Searching for Dark Matter, Underground

The Cryogenic Dark Matter Search (CDMS) is an experiment funded by the U.S. National Science Foundation (NSF) and the Department of Defense (DOE). It employs approximately 60 physicists across the U.S. and internationally, of which many are affiliated with U.C. Berkeley. CDMS looks for evidence of dark matter in our universe by attempting to measure signatures of putative particles called Weakly-Interacting Massive Particles (WIMPs). This is accomplished using cutting-edge detectors of silicon and germanium. WIMPs have no electric charge and easily pass through ordinary matter, making them extremely difficult to detect. WIMPs are believed to have been produced just moments after the Big Bang during the hot conditions of the early universe.

Berkeley graduate student Kyle Sundqvist leads a CDMS tour, underground.

For decades, firm astronomical evidence from observations of stars and galaxies has indicated that most of the matter in the universe cannot be seen directly in telescopes. Instead, this matter must be observed indirectly through its gravitational pull on the objects that we can see. This is how the term "dark matter" was coined, and it is a compelling notion that dark matter is comprised of the WIMPs that CDMS seeks to find. In other words, it is possible that enough WIMPs were produced just after the Big Bang that they make up most of the matter in the universe today. The total mass of WIMPs would be the dominant source of the gravitational force that keeps stars orbiting around the centers of galaxies.

A CDMS Z-resolving Ionization and Phonon (ZIP) Detector.

So if WIMPs were produced in sufficient number in the early universe, then their properties are limited to a certain range. The detection mechansim is that occasionally individual WIMPs will occasionally collide with individual nuclei that make up one of the CDMS detectors. Since the recoiling nucleus is charged, it slows down and stops within the detector and its kinetic energy is dissipated in the detector and appears as both a heat signal and a charge signal. By comparing the two types of signals, recoils due to WIMPs can be distinguished from recoils due to most other types of particles.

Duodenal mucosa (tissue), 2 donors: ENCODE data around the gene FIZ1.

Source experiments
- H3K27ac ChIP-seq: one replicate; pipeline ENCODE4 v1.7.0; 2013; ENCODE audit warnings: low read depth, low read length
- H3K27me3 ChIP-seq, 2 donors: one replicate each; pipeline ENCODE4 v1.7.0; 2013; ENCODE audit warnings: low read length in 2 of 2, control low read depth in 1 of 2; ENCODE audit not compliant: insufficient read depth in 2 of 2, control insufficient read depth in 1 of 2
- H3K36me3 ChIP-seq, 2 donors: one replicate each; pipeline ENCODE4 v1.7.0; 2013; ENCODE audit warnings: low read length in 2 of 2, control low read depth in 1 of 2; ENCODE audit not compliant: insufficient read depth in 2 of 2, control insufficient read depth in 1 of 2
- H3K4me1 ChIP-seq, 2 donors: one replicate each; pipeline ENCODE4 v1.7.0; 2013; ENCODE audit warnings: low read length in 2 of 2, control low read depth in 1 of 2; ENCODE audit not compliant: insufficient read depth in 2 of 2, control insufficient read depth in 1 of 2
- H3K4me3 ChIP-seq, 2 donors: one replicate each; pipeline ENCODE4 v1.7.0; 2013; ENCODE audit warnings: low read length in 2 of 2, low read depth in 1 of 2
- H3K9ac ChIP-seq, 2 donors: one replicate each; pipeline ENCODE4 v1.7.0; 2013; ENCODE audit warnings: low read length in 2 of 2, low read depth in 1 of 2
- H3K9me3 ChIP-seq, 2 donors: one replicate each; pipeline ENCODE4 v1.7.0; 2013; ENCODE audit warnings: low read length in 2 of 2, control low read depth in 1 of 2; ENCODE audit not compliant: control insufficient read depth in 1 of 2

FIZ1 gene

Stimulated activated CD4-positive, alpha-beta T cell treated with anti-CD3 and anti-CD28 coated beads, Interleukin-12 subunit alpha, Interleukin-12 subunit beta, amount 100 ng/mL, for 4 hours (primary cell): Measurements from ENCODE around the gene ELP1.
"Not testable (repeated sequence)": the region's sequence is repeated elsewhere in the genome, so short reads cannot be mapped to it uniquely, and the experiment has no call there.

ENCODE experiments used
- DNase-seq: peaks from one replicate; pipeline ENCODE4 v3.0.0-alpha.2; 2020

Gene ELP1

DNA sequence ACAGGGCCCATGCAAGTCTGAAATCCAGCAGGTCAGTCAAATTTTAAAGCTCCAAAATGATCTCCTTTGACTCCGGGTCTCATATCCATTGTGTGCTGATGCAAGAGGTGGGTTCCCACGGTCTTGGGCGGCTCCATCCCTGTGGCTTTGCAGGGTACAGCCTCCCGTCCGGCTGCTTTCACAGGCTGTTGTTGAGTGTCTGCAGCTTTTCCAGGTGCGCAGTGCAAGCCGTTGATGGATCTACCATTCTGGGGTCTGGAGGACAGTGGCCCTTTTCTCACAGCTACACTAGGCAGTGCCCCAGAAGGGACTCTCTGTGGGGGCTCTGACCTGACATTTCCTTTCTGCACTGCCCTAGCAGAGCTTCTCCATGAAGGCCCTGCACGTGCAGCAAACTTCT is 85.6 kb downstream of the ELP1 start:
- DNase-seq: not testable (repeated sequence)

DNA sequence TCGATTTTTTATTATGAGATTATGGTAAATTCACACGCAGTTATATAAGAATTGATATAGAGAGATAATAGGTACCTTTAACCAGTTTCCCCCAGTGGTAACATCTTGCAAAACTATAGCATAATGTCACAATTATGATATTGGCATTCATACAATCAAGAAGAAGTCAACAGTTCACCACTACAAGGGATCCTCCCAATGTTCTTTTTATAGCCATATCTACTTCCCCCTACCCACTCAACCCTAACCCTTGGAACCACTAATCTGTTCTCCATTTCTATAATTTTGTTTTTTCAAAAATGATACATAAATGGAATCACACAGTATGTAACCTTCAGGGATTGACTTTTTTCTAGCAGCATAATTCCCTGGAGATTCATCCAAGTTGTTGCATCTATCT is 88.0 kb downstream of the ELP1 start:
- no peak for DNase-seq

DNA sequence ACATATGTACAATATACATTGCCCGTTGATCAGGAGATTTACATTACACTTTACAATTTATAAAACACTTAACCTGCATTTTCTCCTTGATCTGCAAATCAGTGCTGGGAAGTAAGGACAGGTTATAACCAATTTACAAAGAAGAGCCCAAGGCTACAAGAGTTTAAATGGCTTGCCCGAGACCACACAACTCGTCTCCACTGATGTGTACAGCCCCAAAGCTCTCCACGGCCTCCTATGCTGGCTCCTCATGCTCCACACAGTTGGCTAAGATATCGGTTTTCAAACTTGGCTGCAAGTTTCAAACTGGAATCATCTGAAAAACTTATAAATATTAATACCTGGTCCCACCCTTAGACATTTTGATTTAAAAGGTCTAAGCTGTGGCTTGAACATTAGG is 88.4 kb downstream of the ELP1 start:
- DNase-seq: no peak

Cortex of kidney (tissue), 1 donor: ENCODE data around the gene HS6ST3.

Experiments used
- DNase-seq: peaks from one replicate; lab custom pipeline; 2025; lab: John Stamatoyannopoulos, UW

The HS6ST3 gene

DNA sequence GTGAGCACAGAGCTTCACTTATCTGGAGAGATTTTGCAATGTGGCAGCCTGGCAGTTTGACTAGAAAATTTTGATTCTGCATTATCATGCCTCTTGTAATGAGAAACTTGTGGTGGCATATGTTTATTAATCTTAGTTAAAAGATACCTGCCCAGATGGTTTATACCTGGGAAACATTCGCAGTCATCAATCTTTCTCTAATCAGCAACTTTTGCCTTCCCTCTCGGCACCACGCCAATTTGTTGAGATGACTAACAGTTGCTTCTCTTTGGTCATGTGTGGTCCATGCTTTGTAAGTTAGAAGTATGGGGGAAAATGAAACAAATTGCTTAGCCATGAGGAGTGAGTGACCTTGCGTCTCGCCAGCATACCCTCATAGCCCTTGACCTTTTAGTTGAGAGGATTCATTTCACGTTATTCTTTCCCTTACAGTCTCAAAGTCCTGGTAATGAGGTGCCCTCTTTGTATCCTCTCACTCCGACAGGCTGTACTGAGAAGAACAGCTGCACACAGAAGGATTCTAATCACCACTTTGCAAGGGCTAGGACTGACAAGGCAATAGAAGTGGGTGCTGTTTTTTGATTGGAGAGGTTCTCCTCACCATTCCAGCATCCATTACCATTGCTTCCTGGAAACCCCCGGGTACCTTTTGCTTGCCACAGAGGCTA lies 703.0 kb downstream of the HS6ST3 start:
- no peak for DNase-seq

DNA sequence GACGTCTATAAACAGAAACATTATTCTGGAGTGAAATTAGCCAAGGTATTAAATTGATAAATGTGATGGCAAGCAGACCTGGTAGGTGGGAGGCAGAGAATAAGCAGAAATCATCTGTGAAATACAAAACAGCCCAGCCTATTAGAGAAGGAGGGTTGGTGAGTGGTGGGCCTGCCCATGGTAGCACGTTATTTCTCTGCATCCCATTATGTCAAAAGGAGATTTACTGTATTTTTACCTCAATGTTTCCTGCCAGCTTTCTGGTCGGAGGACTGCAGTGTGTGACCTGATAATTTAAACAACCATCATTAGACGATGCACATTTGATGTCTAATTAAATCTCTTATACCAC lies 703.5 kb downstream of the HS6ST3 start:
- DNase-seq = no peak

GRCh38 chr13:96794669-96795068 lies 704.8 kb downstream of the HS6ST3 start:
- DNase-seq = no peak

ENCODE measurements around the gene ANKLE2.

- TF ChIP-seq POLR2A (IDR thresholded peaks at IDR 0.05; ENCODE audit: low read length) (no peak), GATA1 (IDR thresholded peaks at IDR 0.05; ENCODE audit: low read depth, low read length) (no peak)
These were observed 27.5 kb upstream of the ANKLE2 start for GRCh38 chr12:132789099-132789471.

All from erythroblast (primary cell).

Charged particles interact with the electronic structure of an atom, whereas WIMPs would interact with nuclei. Image courtesy Michael Attisha

Now, since WIMPs would only interact very rarely, CDMS must also shield the detectors from background sources of particles. For this reason, the final experiment is located in a mine in northern Minnesota to limit the influence of cosmic rays from space.

The mine head at the Soudan Underground Laboratory, Soudan, MN.

Furthermore, since the amount of heat deposited by these single particles is small, the calorimeters used on CDMS detectors must operate at a temperature of only 40 milliKelvin, i.e., 40/1000 of a degree above absolute zero. To operate rather massive detectors at such a low temperature requires dilution refrigeration. This refrigeration technique is based on heat exchange properties of a mixture of helium-3 and helium-4. Operationally, dilution refrigerators require high vacuum and an ongoing supply of liquid nitrogen and liquid helium. Check out the dilution refrigeration page for more information.

The "Icebox" core of the CDMS experiment, with dilution refrigerator infrastructure.